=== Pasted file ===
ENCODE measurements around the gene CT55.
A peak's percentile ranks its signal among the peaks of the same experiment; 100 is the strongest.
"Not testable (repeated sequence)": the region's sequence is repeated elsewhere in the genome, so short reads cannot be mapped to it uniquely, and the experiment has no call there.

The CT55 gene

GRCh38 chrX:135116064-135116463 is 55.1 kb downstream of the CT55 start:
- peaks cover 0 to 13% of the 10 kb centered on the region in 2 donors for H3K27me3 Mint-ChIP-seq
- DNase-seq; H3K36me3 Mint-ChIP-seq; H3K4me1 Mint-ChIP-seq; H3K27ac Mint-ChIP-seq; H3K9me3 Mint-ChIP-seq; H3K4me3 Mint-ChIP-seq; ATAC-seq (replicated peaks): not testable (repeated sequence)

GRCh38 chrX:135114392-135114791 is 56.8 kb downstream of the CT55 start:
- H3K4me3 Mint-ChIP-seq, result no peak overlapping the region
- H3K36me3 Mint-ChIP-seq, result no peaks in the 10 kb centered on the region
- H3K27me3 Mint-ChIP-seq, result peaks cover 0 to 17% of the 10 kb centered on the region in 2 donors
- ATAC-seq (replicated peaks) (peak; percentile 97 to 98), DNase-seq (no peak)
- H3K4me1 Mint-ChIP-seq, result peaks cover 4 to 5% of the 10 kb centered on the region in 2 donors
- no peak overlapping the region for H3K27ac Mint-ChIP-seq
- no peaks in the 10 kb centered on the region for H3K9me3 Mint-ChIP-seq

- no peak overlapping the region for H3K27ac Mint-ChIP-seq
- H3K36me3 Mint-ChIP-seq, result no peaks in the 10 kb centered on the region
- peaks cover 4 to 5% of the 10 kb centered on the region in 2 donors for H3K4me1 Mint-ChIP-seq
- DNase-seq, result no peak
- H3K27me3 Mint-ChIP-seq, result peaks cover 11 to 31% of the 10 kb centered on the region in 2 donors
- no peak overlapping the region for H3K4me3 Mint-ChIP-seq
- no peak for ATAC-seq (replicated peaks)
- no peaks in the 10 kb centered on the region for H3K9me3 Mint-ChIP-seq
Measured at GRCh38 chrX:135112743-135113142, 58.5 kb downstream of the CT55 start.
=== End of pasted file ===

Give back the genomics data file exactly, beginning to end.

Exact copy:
ENCODE measurements around the gene CT55.
A peak's percentile ranks its signal among the peaks of the same experiment; 100 is the strongest.
"Not testable (repeated sequence)": the region's sequence is repeated elsewhere in the genome, so short reads cannot be mapped to it uniquely, and the experiment has no call there.

The CT55 gene

GRCh38 chrX:135116064-135116463 is 55.1 kb downstream of the CT55 start:
- peaks cover 0 to 13% of the 10 kb centered on the region in 2 donors for H3K27me3 Mint-ChIP-seq
- DNase-seq; H3K36me3 Mint-ChIP-seq; H3K4me1 Mint-ChIP-seq; H3K27ac Mint-ChIP-seq; H3K9me3 Mint-ChIP-seq; H3K4me3 Mint-ChIP-seq; ATAC-seq (replicated peaks): not testable (repeated sequence)

GRCh38 chrX:135114392-135114791 is 56.8 kb downstream of the CT55 start:
- H3K4me3 Mint-ChIP-seq, result no peak overlapping the region
- H3K36me3 Mint-ChIP-seq, result no peaks in the 10 kb centered on the region
- H3K27me3 Mint-ChIP-seq, result peaks cover 0 to 17% of the 10 kb centered on the region in 2 donors
- ATAC-seq (replicated peaks) (peak; percentile 97 to 98), DNase-seq (no peak)
- H3K4me1 Mint-ChIP-seq, result peaks cover 4 to 5% of the 10 kb centered on the region in 2 donors
- no peak overlapping the region for H3K27ac Mint-ChIP-seq
- no peaks in the 10 kb centered on the region for H3K9me3 Mint-ChIP-seq

- no peak overlapping the region for H3K27ac Mint-ChIP-seq
- H3K36me3 Mint-ChIP-seq, result no peaks in the 10 kb centered on the region
- peaks cover 4 to 5% of the 10 kb centered on the region in 2 donors for H3K4me1 Mint-ChIP-seq
- DNase-seq, result no peak
- H3K27me3 Mint-ChIP-seq, result peaks cover 11 to 31% of the 10 kb centered on the region in 2 donors
- no peak overlapping the region for H3K4me3 Mint-ChIP-seq
- no peak for ATAC-seq (replicated peaks)
- no peaks in the 10 kb centered on the region for H3K9me3 Mint-ChIP-seq
Measured at GRCh38 chrX:135112743-135113142, 58.5 kb downstream of the CT55 start.